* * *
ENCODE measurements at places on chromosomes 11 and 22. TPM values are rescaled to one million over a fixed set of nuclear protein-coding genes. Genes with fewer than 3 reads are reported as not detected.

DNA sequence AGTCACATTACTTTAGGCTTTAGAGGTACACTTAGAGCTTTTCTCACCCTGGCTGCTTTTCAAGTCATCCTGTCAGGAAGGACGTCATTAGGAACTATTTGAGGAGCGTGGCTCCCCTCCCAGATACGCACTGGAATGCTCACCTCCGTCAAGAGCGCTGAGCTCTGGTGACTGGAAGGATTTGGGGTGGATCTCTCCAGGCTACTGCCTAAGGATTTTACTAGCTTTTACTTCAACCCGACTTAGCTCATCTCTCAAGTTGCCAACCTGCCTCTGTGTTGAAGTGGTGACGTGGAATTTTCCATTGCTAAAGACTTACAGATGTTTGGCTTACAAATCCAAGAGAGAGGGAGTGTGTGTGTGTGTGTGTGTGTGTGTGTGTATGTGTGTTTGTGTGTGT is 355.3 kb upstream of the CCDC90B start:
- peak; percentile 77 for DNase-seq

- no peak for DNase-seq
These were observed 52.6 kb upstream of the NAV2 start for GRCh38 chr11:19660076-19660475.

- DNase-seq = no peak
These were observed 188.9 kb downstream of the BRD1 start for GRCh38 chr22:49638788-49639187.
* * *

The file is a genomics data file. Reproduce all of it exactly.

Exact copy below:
ENCODE measurements at places on chromosomes 11 and 22. TPM values are rescaled to one million over a fixed set of nuclear protein-coding genes. Genes with fewer than 3 reads are reported as not detected.

DNA sequence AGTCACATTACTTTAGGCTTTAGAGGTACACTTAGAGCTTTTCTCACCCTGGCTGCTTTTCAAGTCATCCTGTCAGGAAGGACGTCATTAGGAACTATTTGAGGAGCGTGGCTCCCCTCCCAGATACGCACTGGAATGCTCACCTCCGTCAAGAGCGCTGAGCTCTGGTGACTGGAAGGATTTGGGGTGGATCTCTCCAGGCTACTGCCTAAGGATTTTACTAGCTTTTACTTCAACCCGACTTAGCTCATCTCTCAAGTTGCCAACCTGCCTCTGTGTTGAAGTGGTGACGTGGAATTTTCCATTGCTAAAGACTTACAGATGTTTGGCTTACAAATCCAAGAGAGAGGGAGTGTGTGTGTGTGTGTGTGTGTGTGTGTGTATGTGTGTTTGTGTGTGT is 355.3 kb upstream of the CCDC90B start:
- peak; percentile 77 for DNase-seq

- no peak for DNase-seq
These were observed 52.6 kb upstream of the NAV2 start for GRCh38 chr11:19660076-19660475.

- DNase-seq = no peak
These were observed 188.9 kb downstream of the BRD1 start for GRCh38 chr22:49638788-49639187.